2010 JL88

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2010 JL88
Orbit of 2010 JL88.gif
Orbit of 2010 JL88
Discovery [1][2][3]
Discovery site Siding Spring Survey
(unaccredited)
Discovery date 15 May 2010
Designations
MPC designation 2010 JL88
Apollo · NEO[4]
Orbital characteristics[4]
Epoch 13 January 2016 (JD 2457400.5)
Uncertainty parameter 7
Aphelion 2.1391 AU
Perihelion 0.70654 AU
1.4228 AU
Eccentricity 0.50343
1.70 yr (619.91 d)
89.113°
0° 34m 50.628s /day
Inclination 0.092387°
269.02°
51.167°
Earth MOID 0.000956 AU
Physical characteristics
Dimensions 18.5±7.5 m[5]
24.5 s (0.0068295 h)[4]
0.1[6]
Temperature 186–323 K[7]
26.8[4]

2010 JL88 is an unnumbered asteroid, classified as a near-Earth object of the Apollo group, approximately 19 meters in diameter.[2] It was first observed by the Siding Spring Survey, Australia, on 15 May 2010. It is known to be the fastest rotator with an unambiguous period solution, having an exceptionally rapid rotation period of less than 25 seconds.[4][8]

On May 17, 2010, it passed 0.00257 AU (384,000 km) from Earth.[4] It is on the lower of the Sentry Risk Table.[1]

Earth impact possibility[edit]

2010 JL88 has an Earth minimum orbit intersection distance of 0.45 Lunar Distances[9] However, it only has a 1 in 1,449,000 (0.000069%) chance of impacting into Earth sometime after 2049.[1] Even if it did impact, 2010 JL88 is so small that it would simply disintegrate in a manner similar to the Chelyabinsk meteor.[10]

Rotation[edit]

The asteroid was found to have a rapid rotation by the Magdalena Ridge Observatory's 2.4-meter telescope. It rotates at an extremely rapid rate of 24.5 seconds. 2010 JL88 is the second fastest natural rotating object discovered in the Solar System,[8] after 2014 RC, which has a period of 16 seconds but still an uncertain period solution.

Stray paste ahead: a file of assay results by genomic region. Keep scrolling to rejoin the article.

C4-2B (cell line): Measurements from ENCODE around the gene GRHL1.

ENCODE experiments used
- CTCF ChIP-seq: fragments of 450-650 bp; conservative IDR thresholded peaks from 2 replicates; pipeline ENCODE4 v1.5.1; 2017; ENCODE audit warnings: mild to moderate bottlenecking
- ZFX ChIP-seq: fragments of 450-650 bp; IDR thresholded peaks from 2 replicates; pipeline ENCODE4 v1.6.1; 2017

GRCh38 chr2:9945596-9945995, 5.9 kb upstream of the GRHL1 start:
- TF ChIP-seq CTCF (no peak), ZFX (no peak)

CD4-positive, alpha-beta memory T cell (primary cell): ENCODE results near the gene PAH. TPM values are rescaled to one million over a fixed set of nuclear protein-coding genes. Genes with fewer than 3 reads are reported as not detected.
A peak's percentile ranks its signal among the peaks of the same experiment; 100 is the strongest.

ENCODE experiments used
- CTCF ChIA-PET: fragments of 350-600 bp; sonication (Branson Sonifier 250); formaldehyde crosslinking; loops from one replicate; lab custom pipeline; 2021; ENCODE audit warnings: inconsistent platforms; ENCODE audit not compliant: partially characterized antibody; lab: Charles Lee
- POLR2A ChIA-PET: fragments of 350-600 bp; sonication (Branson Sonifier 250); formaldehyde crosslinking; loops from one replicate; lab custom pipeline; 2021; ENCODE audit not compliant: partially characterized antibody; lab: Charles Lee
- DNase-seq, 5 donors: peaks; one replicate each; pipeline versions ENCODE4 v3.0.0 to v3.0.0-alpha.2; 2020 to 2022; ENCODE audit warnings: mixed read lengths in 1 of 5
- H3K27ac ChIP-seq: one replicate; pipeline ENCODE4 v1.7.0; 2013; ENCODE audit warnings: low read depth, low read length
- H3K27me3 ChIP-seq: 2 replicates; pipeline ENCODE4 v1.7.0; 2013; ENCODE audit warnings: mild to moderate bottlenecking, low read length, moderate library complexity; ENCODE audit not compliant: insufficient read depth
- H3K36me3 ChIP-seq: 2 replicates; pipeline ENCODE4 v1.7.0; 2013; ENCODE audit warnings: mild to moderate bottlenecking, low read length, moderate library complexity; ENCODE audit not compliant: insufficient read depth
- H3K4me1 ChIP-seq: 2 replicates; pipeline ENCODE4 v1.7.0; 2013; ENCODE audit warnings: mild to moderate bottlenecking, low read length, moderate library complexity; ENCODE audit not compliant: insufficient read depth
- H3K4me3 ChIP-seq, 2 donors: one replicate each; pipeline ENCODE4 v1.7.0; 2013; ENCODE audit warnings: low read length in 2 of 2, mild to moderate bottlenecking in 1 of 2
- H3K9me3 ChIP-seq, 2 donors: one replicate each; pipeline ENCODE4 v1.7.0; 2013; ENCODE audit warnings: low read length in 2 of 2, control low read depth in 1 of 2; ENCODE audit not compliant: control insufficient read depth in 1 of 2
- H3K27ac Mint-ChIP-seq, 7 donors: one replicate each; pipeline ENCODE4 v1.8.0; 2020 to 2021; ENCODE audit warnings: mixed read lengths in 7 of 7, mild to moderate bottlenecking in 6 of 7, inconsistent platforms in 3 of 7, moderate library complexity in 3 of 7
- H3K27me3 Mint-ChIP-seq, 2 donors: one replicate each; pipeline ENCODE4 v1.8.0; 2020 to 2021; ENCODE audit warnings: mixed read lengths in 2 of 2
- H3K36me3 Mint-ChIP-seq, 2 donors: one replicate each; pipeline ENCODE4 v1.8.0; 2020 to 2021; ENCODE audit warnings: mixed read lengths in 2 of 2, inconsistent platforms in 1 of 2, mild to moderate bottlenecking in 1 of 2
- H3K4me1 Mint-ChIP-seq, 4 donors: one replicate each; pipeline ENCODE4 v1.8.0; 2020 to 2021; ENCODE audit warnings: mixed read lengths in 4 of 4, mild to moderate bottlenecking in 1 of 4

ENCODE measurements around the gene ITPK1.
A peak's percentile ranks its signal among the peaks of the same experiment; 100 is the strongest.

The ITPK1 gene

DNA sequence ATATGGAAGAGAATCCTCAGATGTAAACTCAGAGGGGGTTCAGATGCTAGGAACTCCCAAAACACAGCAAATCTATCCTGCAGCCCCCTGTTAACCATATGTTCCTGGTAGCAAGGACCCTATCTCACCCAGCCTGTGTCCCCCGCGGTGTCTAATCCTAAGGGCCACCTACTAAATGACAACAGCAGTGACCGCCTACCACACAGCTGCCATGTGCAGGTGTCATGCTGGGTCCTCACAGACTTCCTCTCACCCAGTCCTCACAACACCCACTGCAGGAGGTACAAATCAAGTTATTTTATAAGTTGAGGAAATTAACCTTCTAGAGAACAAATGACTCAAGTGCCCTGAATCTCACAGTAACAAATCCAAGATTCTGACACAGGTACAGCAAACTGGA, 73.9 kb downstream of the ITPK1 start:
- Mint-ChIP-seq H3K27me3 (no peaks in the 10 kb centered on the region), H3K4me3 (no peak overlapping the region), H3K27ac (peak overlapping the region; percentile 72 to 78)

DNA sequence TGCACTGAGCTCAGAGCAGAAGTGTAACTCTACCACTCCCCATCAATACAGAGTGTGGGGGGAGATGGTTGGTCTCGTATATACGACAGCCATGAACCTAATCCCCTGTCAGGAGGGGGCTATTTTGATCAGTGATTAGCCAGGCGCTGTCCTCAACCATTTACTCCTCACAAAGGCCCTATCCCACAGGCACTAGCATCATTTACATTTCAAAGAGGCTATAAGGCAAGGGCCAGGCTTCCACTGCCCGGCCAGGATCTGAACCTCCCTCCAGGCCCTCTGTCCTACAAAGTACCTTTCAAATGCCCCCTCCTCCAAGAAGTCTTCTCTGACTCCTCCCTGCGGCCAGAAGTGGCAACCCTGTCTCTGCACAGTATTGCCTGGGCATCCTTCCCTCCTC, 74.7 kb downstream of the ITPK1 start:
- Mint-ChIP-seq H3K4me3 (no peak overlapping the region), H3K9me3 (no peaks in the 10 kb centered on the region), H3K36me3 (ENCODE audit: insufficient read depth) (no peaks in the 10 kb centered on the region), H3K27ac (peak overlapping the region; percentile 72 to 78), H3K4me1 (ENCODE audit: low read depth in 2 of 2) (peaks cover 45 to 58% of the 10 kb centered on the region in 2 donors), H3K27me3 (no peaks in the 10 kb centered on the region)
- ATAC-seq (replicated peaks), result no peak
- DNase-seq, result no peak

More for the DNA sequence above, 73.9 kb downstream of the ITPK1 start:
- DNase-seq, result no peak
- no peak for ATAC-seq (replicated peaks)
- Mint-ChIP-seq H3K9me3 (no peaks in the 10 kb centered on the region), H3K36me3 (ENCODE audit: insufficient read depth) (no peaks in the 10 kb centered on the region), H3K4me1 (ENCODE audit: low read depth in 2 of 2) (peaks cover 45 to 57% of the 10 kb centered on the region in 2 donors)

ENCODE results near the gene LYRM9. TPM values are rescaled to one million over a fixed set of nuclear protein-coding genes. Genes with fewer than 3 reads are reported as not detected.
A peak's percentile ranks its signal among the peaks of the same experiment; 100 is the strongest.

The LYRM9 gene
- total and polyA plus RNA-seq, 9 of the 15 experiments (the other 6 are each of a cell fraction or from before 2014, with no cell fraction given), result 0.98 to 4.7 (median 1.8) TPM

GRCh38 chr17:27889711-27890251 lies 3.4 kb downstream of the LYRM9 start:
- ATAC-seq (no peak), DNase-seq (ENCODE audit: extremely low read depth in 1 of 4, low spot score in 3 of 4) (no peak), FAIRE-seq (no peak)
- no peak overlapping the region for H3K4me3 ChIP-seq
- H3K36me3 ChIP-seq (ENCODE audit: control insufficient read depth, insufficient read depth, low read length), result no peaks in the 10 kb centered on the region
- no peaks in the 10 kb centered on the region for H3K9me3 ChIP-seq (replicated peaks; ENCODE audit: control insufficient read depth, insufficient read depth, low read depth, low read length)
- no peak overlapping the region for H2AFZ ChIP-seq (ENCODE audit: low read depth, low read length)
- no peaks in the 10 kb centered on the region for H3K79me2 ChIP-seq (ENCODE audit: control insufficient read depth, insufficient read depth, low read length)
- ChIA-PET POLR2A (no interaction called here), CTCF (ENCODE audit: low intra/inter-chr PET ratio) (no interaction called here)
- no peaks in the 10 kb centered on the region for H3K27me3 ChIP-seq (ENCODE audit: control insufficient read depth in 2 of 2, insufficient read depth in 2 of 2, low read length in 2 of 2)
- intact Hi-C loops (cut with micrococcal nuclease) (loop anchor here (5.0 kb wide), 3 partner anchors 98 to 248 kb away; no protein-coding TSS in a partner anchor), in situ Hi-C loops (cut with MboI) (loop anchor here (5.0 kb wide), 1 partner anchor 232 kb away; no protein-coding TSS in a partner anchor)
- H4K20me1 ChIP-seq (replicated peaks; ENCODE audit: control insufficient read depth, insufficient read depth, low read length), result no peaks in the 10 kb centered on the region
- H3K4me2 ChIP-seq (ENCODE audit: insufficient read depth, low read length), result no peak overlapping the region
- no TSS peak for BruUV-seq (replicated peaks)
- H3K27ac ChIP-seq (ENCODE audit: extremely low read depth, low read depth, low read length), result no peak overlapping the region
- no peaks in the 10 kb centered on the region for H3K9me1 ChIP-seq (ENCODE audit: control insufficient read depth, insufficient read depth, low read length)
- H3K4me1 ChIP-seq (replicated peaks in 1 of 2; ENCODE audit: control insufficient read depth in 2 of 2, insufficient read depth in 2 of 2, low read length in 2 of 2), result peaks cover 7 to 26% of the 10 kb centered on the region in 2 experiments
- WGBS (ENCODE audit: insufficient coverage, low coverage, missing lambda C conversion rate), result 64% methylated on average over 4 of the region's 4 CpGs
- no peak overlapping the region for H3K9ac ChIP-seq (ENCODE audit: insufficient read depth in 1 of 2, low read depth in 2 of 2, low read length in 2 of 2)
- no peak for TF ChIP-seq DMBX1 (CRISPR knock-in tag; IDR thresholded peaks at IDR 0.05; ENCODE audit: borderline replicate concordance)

See also[edit]

List of exceptional asteroids

References[edit]

  1. ^ a b c "2010 JL88 Impact Risk". Jet Propulsion Laboratory. National Aeronautics and Space Administration. August 8, 2013. Retrieved 31 March 2016. 
  2. ^ a b "2010 JL88". Minor Planet Center. Retrieved 20 September 2016. 
  3. ^ "The Tracking News". hohmanntransfer.com. May 18, 2010. Retrieved 3 December 2013. 
  4. ^ a b c d e f "JPL Small-Body Database Browser: 2010 JL88" (2010-05-17 last obs.). Jet Propulsion Laboratory. Retrieved 20 September 2016. 
  5. ^ Blobrana (May 17, 2010). "Asteroid 2010 JL88". Retrieved 3 December 2013. 
  6. ^ "Conversion of Absolute Magnitude to Diameter for Minor Planets". Sephen F. Austin State University. Dan Burton. Archived from the original on 10 December 2008. Retrieved 26 November 2013. 
  7. ^ "HEC: Exoplanets Calculator". Planetary Habitability Laboratory. University of Puerto Rico at Arecibo. Retrieved 10 December 2014. 
  8. ^ a b Ryan, Eileen V.; Ryan, W. H. (October 2010). "Rotation Rates of Very Small Near-Earth Asteroids". American Astronomical Society. 42: 1086. Bibcode:2010DPS....42.6003R. Retrieved 20 September 2016. 
  9. ^ "Comets and Asteroids: (2010 JL88)". Find the Data. November 11, 2013. Retrieved 8 December 2013. 
  10. ^ Hamilton, Douglas. "Solar System Collisions". Astronomy Workshop. Retrieved 8 December 2013. 

External links[edit]